Businesses in Asia-Pacific face an uphill battle to meet growing demand for application development

Businesses in the Asia-Pacific region are under enormous pressure to deliver new software applications in 2018 according to the latest  State of Application Development report from OutSystems.

Forty-three percent of respondents from the region said they had plans to deliver ten or more applications during 2018, and half of those said they had over 25 applications slated for delivery in 2018.


The 2018 global research report examines the challenges faced by application development teams, their development priorities, and the strategies they are using to try and increase delivery speed and capacity. This year 3,550 IT professionals completed the survey, and 18% of them worked for organizations headquartered in the Asia-Pacific region.

Despite the burgeoning demand for application development, several performance indicators suggest that Asia-Pacific organizations will struggle to meet their delivery targets. Five key findings give reasons for concern.


Backlogs Remain Stubbornly High

Globally, 65% of IT professionals said they have an app dev backlog, and 10% of these respondents have more than 10 apps in the development queue. In the Asia-Pacific, the situation seems worse, with 14% of respondents claiming a backlog of 10 applications or more.

Excessive Development Time

Forty-seven percent of respondents in the Asia-Pacific regions said the average time to deliver a web or mobile application is five months or more. Thirty percent described their organization as unhappy or somewhat unhappy with the speed of application delivery.

Development Skills Are Hard to Hire

The skills shortage is just as acutely felt in the Asia-Pacific reason as it is in the rest of the world. Sixty-two percent of respondents said they had hired developers in the past year, a few percentage points below the global average of all responses. Eighty percent of respondents described app dev talent as scarce, with hiring taking longer and costing more.

Slow Returns From Agile and DevOps Investments

Organizations are investing in multiple tools and approaches to increase application delivery. Sixty percent of organizations have invested in agile tools and services in the past year. But, the average agile maturity score for respondents in Asia-Pacific was a lackluster 2.4 out of 5, which was slightly lower than the global average of all responses at 2.6.

Forty percent of organizations have invested in DevOps tools and services during the past year. However, they typically described their DevOps maturity as somewhere between “just starting” and “fundamental.”

Customer-centricity seems to be receiving less focus in the Asia-Pacific region

While Asia-Pacific businesses said they were prioritizing new applications used directly by customers or business partners, they are roughly half as likely (53%) as their global counterparts to have invested in customer-centric methods such as customer journey mapping, design thinking, and lean UX. Such underinvestment could put at risk the ability of Asia-Pacific businesses to deliver compelling, customer-focused apps.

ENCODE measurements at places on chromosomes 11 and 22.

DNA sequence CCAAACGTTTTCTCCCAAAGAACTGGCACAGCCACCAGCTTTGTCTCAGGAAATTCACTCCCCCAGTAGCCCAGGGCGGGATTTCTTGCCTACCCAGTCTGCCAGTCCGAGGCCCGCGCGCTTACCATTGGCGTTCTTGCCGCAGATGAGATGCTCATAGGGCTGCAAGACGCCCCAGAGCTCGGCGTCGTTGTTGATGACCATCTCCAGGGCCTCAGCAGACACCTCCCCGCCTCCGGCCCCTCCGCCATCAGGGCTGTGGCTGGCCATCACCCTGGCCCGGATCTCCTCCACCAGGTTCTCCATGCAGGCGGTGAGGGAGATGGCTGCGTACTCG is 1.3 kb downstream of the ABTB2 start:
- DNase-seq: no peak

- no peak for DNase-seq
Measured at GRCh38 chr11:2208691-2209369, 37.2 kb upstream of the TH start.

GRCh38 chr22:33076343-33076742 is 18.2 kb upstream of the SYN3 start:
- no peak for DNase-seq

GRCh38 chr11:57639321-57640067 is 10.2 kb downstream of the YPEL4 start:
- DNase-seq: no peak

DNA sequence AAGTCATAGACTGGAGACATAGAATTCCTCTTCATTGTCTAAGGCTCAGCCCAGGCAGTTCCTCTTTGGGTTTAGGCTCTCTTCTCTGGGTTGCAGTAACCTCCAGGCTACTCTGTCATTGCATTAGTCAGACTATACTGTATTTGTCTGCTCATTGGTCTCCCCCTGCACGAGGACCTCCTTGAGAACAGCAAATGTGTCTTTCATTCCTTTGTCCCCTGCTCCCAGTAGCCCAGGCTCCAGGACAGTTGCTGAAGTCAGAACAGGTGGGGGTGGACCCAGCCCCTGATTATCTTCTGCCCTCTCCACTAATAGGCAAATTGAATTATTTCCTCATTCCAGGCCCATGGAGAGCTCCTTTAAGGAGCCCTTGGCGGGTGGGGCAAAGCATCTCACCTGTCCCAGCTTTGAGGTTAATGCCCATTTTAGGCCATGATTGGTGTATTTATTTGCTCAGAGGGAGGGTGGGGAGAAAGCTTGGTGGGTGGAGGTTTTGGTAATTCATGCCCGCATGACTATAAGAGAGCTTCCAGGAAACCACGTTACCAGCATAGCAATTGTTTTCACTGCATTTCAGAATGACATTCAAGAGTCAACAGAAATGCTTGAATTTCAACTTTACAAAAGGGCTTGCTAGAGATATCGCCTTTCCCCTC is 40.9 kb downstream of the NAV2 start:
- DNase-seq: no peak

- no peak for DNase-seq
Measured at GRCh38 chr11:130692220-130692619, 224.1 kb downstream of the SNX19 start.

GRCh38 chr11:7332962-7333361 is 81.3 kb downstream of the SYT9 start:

Mark Weaser, Vice President for Asia-Pacific at OutSystems, commented: “Demand for application development across our region is booming, but our survey reveals that availability of developer talent and investment in customer-centric methods are not keeping pace with demand. The risks for businesses include lengthening backlogs, rising frustration that IT is not delivering, and delays to digital transformation programs.”

What tools and methods should IT leaders adopt to escape the AppDev crunch?

IT leaders need to think strategically about investing in tools that can accelerate app development, boost developer productivity, and specifically help their teams develop the kinds of customer-facing apps that they want to build.

Worldwide, the survey found that low-code is becoming a mainstream approach to meeting the challenges of agile and well-governed application development:

  • 34% of businesses said that they were already using low-code
  • A further 9% say that they were just about to start using such tools.

Organizations that are already using low-code reported significant benefits:

  • They were 21% more likely to describe their organization as being happy or somewhat happy with the speed of app development.
  • And, they were three times more likely to report having no app development backlog.

Low-code is also helping businesses mature their agile and DevOps practices. Organizations that are using low-code indicate a 15% agile maturity advantage and a 10% DevOps maturity advantage compared to businesses that are not using low-code.

Those using low-code also reported better governance of citizen development, being three times more likely to describe such development as “highly governed,” compared to counterparts that don’t use low-code platforms.

Summarizing the picture, Mark Weaser comments: “Organizations that have embraced low-code are developing faster and more efficiently, with shorter backlogs and greater agility. In an increasingly competitive world, this agility advantage is essential for digital innovation. Low-code seems to have crossed the chasm, it’s not just for early adopters, and those that are late to adopt it, risk falling behind more nimble competitors in the race for customers’ hearts and minds.”

The full 32-page research report is available for free from the OutSystems website –